|Publication number||US5368597 A|
|Application number||US 08/066,366|
|Publication date||Nov 29, 1994|
|Filing date||May 24, 1993|
|Priority date||May 24, 1993|
|Publication number||066366, 08066366, US 5368597 A, US 5368597A, US-A-5368597, US5368597 A, US5368597A|
|Original Assignee||Pagedas; Anthony|
|Export Citation||BiBTeX, EndNote, RefMan|
|Patent Citations (18), Referenced by (97), Classifications (8), Legal Events (5)|
|External Links: USPTO, USPTO Assignment, Espacenet|
This invention relates generally to internal surgery and, more specifically, to a surgical device and methods for accessing and retrieving tissue or other mass from a body cavity.
In recent years, the applications for laparoscopic surgery have expanded to include many different procedures. A benefit of laparoscopic operations is the relatively quick recovery period experienced by patients, due to the small incisions that are made in the body. These incisions reduce the trauma and the required healing compared to traditional surgery. Laparoscopic tubes and sleeves with diameters on the order of 10 millimeters are inserted through the incisions to aid in accessing the tissue in the body cavity. Various instruments and a video camera are typically directed through the laparoscopic sleeves for performing and monitoring the surgical steps.
A particular concern in laparoscopic surgery is the transporting of tissues and other mass that are cut away or retrieved during the surgery. While moving, manipulating, or cutting up the mass within the body cavity, pieces of infected or cancerous mass, blood, bile, and other liquids may escape into the body cavity and pose infection problems or other complications. It is desirable to contain these materials in a bag or similar enclosure within the body cavity before removal to minimize the risk of infection or other complications. It is important that the containment of the materials be accomplished as quickly as possible with minimal disturbance to the surgical site.
Instruments with membranes or bags have been designed in an attempt to avoid the complications associated with the removal of tissue during laparoscopic surgery. One device is the pouch disclosed in Hasson, et al. (U.S. Pat. No. 5,176,687), which has a membrane circumferentially and concentrically attached to a conduit and has a concentric, distal entryway into the membrane. This membrane is closed with a drawstring with the help of a rigid extension separate from the membrane that extends forward of the conduit. Washington, deceased, et al. (U.S. Pat. No. 5,147,371) discloses a device with a wire forming a double loop and holding a bag at the end of a tube. The wire ends are pushed and pulled to expand and contract the radius of the loop to affect the size of the bag opening. In Wilk (U.S. Pat. No. 5,074,867), a pusher rod is used to push into the body cavity a membrane having attached strings that extend out of the laparoscopic sleeve. A forceps inserted through another laparoscopic sleeve is used to manipulate the membrane and place it around a piece of tissue. The strings are then pulled to remove the membrane from the body cavity. Demeter (U.S. Pat. No. 4,997,435) discloses a device with a first catheter having several struts extending forward and a second, inner catheter attached to a sheath that has a distal opening attached to the struts. By twisting the second catheter relative to the first, the sheath twists inside the struts to close the distal end of the sheath.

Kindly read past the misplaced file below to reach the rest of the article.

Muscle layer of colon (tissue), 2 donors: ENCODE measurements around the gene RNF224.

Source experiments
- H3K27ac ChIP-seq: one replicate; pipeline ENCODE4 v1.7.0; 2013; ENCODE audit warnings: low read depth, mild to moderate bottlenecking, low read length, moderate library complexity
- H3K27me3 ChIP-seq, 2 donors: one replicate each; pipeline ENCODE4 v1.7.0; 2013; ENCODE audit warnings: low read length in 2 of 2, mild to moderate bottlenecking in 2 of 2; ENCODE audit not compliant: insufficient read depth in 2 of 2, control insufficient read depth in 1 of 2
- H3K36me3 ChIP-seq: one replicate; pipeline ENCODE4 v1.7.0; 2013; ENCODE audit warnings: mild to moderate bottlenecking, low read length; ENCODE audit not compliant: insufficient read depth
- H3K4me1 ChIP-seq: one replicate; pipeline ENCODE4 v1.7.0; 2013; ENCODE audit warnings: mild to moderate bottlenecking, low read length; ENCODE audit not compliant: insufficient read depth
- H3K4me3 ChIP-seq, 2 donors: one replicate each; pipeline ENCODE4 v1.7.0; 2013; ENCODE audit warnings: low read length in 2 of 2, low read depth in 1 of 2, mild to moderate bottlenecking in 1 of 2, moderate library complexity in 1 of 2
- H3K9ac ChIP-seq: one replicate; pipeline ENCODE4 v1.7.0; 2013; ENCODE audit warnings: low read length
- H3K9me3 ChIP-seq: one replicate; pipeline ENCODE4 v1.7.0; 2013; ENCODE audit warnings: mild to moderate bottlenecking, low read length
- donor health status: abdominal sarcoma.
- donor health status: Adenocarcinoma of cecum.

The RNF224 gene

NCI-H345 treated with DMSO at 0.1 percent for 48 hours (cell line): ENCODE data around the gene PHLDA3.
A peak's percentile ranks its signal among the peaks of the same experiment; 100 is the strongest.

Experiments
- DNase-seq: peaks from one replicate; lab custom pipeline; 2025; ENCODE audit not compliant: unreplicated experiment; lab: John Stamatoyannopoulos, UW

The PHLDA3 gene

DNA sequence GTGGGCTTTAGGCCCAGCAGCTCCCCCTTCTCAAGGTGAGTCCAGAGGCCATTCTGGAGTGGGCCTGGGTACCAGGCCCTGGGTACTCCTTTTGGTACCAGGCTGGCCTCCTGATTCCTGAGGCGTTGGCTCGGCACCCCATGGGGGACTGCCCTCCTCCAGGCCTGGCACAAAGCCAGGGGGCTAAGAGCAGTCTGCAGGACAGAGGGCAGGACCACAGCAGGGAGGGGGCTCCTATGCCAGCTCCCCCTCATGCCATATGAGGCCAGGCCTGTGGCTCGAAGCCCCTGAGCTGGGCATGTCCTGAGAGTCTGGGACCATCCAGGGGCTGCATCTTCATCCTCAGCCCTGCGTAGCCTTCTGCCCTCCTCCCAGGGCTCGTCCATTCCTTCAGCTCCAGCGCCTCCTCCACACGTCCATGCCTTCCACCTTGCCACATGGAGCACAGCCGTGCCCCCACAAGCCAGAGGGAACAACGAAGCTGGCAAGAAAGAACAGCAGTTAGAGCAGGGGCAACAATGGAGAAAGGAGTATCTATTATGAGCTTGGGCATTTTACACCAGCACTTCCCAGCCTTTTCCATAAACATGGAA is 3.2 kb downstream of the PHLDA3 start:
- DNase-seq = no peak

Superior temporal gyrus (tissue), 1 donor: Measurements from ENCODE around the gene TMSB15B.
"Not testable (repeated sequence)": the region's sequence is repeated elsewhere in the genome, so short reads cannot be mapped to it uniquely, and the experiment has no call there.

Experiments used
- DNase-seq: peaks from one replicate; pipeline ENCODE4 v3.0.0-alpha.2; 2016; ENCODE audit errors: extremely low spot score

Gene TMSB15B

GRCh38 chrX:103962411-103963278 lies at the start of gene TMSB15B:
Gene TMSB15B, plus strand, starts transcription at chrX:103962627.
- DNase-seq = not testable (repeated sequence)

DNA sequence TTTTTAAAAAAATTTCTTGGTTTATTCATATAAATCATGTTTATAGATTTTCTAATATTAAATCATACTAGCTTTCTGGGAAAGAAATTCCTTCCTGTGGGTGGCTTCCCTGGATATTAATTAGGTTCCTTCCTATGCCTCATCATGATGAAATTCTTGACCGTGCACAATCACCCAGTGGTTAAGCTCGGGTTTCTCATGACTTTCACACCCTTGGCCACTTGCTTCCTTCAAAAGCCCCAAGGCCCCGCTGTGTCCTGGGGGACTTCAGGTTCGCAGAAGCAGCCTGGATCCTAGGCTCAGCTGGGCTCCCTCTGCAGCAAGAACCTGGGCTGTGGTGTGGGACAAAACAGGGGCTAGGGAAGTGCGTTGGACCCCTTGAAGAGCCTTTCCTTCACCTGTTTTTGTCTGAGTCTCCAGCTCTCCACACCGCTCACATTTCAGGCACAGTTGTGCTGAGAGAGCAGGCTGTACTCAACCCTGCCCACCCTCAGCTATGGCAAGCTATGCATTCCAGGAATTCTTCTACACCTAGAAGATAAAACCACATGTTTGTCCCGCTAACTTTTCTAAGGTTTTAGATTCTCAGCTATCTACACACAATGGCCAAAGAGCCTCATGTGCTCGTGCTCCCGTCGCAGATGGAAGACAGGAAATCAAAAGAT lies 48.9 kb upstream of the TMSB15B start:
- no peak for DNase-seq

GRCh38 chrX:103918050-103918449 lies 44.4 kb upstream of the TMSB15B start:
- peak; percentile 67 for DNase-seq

These devices tend to be cumbersome and time consuming to use. They cannot be operated with one hand and they typically require a second surgical instrument inserted through another laparoscopic sleeve to open and/or close the bag or membrane. Further, these devices do not provide for an adjustable opening that may be securely sealed upon containment of the object materials.
Accordingly, the general purpose and principal object of the invention is to provide a means for achieving greater efficiency, control and safety in containing materials within, and removing materials from, the body cavity during laparoscopic surgery.
Another object is to provide a device for removing material from a body cavity during laparoscopic surgery wherein the device may be accurately manipulated and controlled with one hand.
Another object is to provide a device for removing materials from a body cavity during laparoscopic surgery wherein the device has an adjustable opening that seals when closed.
Another object of the invention is to provide a device and method of operating same that allows materials to be removed from a body cavity during laparoscopic surgery in less time than is required using presently available devices and methods.
According to the present invention, the above and other objects are achieved by a novel surgical device for safely manipulating and retrieving tissue from a body cavity in operations such as laparoscopic surgery, and also a method for using the surgical device. The invented surgical device comprises an elongated wand and an elongated rod, which are attached near the front and are close to each other near the back so that they may be manipulated from outside a body cavity. A flexible portion of the rod may move to bow out from the wand near the front or may move to straighten and lie close to the wand. A bag may be attached to the wand and the rod for enclosing and retrieving material during surgery. The bag may be opened by pushing the rod forward relative to the wand to bow out the flexible portion and may be closed by pulling the rod backward relative to the wand to straighten the flexible portion.